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Rasputin’s Shadow by Raymond Khoury

Blog Tour: Rasputin’s Shadow by Raymond Khoury (Dutton Books; 384 pages; $27.95).

About The Book:

On a cold, bleak day in 1916, all hell breaks loose in a mining pit in the Ural Mountains.  Overcome by a strange paranoia, the rasputinminers attack one another, savagely and ferociously.  Minutes later, two men–a horrified scientist and Grigory Rasputin, trusted confidant of the czar, hit a detonator, blowing up the mine to conceal all evidence of the carnage.

In the present day, FBI agent Sean Reilly’s search for Reed Corrigan, the CIA mind-control spook who brainwashed Reilly’s son, takes a back seat to a new, disturbing case.  A Russian embassy attache seems to have committed suicide by jumping out of a fourth-story window in Queens.  The apartment’s owner, a retired physics teacher from Russia, has also gone missing.

Joined by Russian FSB agent Larisa Sokolova, Reilly’s investigation into the old man’s identity will uncover a desperate search for a small, mysterious device, with consequences that reach back in history, and if placed in the wrong hands could have a devastating impact on the modern world.

 

About The Author:

khoury

Raymond Khoury is the bestselling author of The Devil’s Elixir, The Last Templar, The Sanctuary, The Sign, and The Templar Salvation.  An acclaimed screenwriter and producer for both television and film, Khoury now lives in London with his wife and two children.

 

Bookmagnet Says:

I have been a fan of Raymond Khoury ever since I stumbled upon The Last Templar back in 2006.  Unlike a lot of other writers of mysteries and thrillers, Khoury has managed not only to sustain my interest in his stories and his recurring characters but he also stimulates my mind by delving into history.  His newest novel Rasputin’s Shadow is no exception.  From its explosive (literally) beginning to a stunning climax to a satisfying conclusion, Rasputin’s Shadow is the thriller of the year. Khoury effectively blends mystery, action, and intrigue with history, producing a compelling, pleasing story.   If the late, great Tom Clancy was the master of the Twentieth-Century thriller, Raymond Khoury is his Twenty-First Century successor.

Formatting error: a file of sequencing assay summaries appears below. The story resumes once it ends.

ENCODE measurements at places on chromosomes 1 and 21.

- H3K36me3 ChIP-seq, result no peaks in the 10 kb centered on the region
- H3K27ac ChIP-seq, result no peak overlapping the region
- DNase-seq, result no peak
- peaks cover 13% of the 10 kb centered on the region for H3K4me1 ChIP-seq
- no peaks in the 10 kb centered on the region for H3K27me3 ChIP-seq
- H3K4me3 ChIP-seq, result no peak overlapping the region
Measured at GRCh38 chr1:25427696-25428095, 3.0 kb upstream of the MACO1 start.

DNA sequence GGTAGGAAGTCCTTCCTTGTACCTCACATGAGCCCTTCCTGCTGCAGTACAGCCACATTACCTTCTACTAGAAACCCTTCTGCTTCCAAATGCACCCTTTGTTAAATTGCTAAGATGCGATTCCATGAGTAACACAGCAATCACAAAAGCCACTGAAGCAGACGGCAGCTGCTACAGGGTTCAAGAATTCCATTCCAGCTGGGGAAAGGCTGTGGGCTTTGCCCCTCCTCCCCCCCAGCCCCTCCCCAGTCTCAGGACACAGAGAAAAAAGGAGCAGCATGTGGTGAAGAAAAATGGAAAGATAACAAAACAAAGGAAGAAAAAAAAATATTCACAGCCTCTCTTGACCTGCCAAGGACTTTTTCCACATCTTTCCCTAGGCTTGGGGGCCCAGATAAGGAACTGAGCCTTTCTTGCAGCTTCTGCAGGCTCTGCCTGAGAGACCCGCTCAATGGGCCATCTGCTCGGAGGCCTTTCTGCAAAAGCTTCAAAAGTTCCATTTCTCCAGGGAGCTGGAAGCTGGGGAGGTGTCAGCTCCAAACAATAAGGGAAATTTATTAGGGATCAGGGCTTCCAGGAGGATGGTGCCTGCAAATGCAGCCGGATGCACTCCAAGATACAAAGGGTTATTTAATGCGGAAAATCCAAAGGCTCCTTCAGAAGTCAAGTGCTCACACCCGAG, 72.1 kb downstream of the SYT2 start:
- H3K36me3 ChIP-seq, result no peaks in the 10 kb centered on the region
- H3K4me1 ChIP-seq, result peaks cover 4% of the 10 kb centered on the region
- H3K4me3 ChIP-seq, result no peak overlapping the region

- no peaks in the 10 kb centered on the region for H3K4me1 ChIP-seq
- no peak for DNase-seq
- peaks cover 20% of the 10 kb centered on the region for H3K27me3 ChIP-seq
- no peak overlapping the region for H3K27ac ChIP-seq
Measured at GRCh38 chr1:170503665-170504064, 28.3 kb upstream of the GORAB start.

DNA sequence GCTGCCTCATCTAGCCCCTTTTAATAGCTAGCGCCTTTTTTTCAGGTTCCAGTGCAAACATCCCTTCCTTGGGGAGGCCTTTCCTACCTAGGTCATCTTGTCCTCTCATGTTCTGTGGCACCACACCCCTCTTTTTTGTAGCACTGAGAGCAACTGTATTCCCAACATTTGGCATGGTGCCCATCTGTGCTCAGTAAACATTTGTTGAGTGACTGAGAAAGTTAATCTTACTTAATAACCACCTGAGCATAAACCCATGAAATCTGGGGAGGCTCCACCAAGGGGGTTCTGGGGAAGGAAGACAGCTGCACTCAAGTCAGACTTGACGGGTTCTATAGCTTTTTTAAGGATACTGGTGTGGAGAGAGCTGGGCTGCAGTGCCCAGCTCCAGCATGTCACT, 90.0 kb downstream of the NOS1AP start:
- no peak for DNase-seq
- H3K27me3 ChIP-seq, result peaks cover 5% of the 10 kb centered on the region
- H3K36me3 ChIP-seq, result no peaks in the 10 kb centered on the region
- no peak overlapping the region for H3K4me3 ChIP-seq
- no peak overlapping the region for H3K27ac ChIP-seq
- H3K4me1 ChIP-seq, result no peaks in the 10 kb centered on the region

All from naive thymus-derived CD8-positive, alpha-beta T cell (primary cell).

Mini Q&A with Author Raymond Khoury

Rasputin is known as one of the most elusive figures in Russian history, but what specifically drew you to him as a character for your upcoming novel, RASPUTIN’S SHADOW?

Grigory Rasputin

Grigory Rasputin

As with previous novels, it was an unplanned convergence of influences. Very early into my research on the central theme of this book, mind control and how much we know about the way our brains work, I read about a Russian scientist who had been carrying out some pretty shocking “Manchurian candidate”-style experiments during the Cold War. He was described as having “Rasputin-like powers.” And that just lit up inside me. It was the perfect historical parallel for what I was working on, the big daddy of mind control, and the fact that Rasputin’s story had also taken place in Russia was too irresistible to ignore. The story fell into place within seconds. Like Hannibal Smith used to say, “I love it when a plan comes together.”

Your novels contain a lot of historical truths, so how do you go about researching your subject before you dive into the story?  Did anything surprise you during your research for this book?

I probably do a lot more research than I need to for my novels, for several reasons: part of it is simple curiosity: I just find it interesting to educate myself about the topics and themes I’m curious about, and it’s so easy to get swept up in surfing from one link to the next. Also, I have this obsession with wanting every detail in my books, historical or otherwise, to be accurate. I remember being on a panel with Harlan Coben once, and he said, “we’re fiction writers, we can just make things up.” And he’s right, of course, we do—a lot. But I feel a need to know exactly what a Turkish horse-trader in the 13th century would have been wearing, what he would have eaten, what his sword (scimitar!) would have looked like, before writing him into a book. And that takes a lot of research that can only end up as a sentence here or a word there. The big scene at the end of The Templar Salvation, for instance, the plane and the sea, or the one where the Italian gets chucked out of it earlier on: I went through every detail of those sequences with a pilot who owns that exact plane, and we made sure everything I wrote was not only correct, but doable.